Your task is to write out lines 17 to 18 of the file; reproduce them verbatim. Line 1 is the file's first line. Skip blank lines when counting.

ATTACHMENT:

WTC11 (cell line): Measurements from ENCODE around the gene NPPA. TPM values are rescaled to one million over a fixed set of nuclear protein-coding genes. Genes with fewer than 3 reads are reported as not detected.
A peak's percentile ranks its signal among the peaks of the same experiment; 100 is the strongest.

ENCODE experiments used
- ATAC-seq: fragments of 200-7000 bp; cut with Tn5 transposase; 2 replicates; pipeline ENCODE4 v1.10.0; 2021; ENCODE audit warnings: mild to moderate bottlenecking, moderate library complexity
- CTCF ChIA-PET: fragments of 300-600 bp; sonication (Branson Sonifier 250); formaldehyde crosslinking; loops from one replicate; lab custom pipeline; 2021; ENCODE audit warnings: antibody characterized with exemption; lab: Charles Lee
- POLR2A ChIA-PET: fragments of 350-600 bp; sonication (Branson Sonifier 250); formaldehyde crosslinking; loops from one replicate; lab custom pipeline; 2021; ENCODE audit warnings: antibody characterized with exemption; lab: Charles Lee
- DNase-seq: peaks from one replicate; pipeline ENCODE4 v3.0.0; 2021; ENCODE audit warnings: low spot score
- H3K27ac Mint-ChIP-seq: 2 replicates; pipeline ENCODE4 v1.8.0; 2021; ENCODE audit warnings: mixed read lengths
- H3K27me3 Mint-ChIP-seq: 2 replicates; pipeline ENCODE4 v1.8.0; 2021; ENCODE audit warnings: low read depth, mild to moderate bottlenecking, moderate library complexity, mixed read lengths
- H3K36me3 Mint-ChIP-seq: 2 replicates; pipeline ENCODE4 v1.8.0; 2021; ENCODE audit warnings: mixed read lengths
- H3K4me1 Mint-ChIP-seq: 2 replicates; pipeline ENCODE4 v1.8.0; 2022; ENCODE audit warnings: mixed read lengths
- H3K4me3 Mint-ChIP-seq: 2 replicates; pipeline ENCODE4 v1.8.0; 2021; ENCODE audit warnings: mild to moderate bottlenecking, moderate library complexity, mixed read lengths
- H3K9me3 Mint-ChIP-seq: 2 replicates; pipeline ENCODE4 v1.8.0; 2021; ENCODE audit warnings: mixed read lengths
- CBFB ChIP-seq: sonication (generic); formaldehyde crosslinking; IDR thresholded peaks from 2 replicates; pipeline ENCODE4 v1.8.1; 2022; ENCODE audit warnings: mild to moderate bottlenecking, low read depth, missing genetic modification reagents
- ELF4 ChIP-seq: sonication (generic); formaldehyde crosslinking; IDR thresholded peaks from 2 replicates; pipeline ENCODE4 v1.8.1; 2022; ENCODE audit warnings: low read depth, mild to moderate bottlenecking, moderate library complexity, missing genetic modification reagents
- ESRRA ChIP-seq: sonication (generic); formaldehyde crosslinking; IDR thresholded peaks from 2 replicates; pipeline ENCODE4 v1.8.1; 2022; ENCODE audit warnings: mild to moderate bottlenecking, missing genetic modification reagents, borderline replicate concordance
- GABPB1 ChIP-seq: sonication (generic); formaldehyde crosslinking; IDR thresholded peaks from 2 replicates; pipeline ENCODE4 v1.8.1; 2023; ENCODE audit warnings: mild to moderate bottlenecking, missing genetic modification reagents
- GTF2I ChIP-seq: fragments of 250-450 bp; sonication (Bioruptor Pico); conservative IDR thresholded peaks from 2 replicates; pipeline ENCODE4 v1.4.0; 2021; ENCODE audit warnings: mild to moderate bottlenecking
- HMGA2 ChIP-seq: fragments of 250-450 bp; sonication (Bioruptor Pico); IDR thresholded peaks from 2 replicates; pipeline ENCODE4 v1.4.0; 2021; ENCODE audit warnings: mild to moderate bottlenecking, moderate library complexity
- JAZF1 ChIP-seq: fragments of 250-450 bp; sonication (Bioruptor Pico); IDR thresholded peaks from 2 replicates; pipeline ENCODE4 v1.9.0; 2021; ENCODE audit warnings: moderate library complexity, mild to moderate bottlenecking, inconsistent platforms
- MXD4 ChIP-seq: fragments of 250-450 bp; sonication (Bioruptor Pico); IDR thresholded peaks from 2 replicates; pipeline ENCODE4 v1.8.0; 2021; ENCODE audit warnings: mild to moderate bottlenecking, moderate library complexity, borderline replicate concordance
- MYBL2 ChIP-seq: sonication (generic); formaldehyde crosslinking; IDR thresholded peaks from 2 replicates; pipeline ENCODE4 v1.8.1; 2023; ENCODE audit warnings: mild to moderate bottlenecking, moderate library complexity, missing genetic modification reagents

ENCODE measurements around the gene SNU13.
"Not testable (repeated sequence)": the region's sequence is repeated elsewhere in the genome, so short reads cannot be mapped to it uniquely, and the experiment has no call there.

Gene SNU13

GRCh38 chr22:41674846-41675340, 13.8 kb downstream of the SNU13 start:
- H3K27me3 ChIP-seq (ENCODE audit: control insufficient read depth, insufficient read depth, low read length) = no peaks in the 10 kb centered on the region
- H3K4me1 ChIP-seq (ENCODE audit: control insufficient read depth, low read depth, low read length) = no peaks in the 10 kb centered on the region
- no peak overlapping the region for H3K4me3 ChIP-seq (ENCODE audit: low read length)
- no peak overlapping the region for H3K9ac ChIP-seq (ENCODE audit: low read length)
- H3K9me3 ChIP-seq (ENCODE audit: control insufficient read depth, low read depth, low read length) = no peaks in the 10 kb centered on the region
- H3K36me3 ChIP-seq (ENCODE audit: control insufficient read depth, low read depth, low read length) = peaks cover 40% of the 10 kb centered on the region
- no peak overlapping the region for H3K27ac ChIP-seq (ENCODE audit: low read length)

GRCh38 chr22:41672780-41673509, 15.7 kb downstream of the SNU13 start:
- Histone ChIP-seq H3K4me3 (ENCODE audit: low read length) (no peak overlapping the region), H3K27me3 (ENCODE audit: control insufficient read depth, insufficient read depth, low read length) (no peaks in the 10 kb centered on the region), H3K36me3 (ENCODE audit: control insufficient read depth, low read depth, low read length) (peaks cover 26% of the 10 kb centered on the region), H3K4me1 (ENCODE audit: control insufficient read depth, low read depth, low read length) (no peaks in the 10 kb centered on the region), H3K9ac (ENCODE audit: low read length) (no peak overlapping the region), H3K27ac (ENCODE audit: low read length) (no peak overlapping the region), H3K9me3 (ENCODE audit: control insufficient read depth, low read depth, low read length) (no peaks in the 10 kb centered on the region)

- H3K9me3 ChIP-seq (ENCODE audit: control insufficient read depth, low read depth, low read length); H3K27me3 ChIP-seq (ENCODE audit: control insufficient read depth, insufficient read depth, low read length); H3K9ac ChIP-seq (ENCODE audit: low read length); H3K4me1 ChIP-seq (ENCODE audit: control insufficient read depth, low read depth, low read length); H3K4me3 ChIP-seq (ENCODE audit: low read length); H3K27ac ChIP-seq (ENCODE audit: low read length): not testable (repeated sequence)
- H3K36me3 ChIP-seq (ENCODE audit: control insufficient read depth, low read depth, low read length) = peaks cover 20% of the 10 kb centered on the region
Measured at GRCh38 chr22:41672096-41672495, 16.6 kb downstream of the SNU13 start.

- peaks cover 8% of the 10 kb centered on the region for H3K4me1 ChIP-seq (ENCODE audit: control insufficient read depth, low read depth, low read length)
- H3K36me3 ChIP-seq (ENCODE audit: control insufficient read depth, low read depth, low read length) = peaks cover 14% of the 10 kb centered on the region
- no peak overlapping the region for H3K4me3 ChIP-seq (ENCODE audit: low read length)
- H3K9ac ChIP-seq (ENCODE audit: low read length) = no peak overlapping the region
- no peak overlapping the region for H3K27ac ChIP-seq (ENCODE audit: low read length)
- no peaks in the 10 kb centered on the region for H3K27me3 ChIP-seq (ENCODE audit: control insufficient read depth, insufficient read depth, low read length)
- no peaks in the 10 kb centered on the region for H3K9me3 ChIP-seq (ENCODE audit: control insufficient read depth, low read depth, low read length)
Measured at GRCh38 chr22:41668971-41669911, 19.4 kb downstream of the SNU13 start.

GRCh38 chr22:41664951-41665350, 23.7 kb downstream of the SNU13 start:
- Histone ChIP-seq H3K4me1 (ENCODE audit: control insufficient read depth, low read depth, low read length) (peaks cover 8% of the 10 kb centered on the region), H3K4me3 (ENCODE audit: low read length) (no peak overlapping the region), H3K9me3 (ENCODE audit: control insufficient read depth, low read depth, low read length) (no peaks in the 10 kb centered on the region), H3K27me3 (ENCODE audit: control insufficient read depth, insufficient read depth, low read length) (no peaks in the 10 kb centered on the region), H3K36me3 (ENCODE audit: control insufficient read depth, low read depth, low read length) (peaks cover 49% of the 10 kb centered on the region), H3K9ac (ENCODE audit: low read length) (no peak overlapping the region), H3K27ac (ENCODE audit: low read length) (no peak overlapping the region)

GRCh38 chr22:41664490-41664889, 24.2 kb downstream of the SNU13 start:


- GABPB1 ChIP-seq: sonication (generic); formaldehyde crosslinking; IDR thresholded peaks from 2 replicates; pipeline ENCODE4 v1.8.1; 2023; ENCODE audit warnings: mild to moderate bottlenecking, missing genetic modification reagents
- GTF2I ChIP-seq: fragments of 250-450 bp; sonication (Bioruptor Pico); conservative IDR thresholded peaks from 2 replicates; pipeline ENCODE4 v1.4.0; 2021; ENCODE audit warnings: mild to moderate bottlenecking